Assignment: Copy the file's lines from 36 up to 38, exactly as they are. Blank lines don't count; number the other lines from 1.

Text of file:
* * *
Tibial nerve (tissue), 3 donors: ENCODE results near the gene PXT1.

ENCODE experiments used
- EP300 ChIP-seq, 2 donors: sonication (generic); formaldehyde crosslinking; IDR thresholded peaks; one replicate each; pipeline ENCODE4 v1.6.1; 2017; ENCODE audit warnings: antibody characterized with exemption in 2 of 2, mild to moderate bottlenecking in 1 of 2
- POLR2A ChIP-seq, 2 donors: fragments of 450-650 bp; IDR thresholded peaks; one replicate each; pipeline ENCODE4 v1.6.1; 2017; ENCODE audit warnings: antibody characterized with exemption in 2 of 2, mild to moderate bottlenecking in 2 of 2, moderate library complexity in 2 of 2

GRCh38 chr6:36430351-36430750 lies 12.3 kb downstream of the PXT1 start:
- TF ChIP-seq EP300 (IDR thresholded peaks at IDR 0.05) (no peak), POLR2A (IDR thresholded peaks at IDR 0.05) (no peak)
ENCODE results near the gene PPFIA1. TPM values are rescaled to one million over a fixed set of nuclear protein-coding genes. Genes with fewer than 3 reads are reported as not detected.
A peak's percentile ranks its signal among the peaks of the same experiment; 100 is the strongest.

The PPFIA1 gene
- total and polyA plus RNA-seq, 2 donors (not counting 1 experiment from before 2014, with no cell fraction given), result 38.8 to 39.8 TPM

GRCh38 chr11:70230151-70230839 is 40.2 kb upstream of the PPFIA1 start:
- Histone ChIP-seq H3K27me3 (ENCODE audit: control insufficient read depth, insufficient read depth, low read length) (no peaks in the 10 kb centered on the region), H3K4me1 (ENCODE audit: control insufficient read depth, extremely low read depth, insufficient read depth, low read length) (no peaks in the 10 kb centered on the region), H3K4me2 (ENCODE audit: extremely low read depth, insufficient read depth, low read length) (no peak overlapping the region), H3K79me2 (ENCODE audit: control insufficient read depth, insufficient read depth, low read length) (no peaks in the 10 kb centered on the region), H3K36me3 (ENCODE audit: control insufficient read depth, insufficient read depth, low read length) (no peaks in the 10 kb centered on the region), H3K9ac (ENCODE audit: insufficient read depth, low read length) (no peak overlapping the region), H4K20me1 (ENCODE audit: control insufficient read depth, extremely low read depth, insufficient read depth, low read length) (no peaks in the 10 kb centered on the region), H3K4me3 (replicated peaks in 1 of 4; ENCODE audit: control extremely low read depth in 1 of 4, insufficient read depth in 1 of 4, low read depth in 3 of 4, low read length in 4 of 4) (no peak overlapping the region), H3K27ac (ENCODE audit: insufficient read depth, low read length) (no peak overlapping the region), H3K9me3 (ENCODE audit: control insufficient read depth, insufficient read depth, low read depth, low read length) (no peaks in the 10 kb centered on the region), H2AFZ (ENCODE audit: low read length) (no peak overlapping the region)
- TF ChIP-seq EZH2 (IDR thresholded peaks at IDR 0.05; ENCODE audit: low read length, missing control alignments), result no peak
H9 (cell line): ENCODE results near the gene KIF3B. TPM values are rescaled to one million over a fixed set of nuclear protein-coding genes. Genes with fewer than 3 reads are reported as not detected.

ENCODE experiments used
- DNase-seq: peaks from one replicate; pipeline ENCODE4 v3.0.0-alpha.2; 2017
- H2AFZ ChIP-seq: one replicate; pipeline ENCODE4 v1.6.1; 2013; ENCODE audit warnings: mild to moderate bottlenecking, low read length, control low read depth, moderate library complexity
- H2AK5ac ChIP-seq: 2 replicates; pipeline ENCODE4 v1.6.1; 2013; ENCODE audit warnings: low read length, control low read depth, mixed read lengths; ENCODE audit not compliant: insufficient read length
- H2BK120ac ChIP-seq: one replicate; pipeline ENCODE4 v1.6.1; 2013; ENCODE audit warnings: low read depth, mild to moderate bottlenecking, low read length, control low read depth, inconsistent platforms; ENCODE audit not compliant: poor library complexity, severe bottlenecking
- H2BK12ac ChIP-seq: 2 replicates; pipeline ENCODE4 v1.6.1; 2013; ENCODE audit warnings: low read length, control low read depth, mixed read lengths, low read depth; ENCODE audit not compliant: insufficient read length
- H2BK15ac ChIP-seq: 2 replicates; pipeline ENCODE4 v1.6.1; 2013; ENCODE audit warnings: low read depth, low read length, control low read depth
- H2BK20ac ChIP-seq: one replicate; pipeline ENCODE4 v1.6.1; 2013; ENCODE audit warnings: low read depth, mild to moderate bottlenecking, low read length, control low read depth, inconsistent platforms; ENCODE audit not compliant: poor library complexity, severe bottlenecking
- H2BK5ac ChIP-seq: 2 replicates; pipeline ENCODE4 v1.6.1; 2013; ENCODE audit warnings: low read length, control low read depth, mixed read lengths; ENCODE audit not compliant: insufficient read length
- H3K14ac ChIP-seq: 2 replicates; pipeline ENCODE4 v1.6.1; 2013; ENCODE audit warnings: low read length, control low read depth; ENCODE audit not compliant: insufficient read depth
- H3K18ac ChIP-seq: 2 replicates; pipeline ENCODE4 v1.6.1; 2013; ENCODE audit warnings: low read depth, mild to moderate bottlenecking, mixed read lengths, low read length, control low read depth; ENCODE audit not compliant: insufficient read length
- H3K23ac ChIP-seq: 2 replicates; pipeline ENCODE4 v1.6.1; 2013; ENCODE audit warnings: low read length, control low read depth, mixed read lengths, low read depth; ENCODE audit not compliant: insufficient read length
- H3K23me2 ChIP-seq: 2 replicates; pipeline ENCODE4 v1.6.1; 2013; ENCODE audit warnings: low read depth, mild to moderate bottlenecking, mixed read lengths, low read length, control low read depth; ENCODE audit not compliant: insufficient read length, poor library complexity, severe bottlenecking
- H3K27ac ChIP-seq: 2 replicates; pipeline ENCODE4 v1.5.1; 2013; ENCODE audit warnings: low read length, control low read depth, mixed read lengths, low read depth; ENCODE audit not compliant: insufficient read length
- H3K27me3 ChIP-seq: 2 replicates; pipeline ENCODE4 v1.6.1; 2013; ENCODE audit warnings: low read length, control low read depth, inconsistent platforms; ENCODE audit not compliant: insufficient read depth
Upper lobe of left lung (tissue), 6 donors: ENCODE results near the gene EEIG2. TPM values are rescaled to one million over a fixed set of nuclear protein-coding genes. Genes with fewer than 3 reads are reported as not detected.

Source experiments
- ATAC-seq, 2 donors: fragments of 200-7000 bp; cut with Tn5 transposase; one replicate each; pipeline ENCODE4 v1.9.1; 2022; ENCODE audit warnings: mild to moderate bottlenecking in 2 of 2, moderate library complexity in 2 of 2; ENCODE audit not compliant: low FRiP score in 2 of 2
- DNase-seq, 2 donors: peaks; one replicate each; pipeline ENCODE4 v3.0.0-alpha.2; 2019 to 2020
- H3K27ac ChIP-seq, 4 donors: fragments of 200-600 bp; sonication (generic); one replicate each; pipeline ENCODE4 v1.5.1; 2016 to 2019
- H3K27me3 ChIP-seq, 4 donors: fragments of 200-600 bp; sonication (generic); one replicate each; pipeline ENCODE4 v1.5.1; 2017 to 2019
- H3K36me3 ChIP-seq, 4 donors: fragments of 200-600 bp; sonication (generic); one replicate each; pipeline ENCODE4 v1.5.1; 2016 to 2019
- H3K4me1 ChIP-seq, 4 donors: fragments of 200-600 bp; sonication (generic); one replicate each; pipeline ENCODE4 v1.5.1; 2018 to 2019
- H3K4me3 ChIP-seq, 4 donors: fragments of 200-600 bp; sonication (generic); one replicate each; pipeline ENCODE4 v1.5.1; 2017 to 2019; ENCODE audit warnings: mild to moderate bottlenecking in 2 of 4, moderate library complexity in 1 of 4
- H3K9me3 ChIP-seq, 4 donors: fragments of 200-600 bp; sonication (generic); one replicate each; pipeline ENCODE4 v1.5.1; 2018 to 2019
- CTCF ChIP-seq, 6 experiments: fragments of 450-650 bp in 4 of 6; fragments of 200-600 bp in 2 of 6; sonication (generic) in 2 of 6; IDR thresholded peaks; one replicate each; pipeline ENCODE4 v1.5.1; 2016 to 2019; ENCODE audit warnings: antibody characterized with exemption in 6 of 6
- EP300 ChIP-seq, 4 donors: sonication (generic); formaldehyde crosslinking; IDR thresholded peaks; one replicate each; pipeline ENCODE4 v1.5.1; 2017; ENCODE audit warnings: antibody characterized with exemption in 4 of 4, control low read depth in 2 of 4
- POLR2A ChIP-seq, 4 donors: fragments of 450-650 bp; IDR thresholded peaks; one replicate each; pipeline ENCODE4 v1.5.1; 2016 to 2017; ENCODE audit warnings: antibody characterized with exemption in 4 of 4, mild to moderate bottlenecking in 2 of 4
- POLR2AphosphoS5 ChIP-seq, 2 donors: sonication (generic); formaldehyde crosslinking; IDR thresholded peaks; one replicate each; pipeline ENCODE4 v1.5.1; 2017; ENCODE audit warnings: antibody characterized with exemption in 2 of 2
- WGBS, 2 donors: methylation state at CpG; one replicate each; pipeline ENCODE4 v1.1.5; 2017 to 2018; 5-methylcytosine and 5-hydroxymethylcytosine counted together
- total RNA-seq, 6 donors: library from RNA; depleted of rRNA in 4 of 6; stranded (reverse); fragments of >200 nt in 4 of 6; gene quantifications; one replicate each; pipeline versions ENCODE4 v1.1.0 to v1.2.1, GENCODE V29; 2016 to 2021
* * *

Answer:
- H3K36me3 ChIP-seq, 4 donors: fragments of 200-600 bp; sonication (generic); one replicate each; pipeline ENCODE4 v1.5.1; 2016 to 2019
- H3K4me1 ChIP-seq, 4 donors: fragments of 200-600 bp; sonication (generic); one replicate each; pipeline ENCODE4 v1.5.1; 2018 to 2019
- H3K4me3 ChIP-seq, 4 donors: fragments of 200-600 bp; sonication (generic); one replicate each; pipeline ENCODE4 v1.5.1; 2017 to 2019; ENCODE audit warnings: mild to moderate bottlenecking in 2 of 4, moderate library complexity in 1 of 4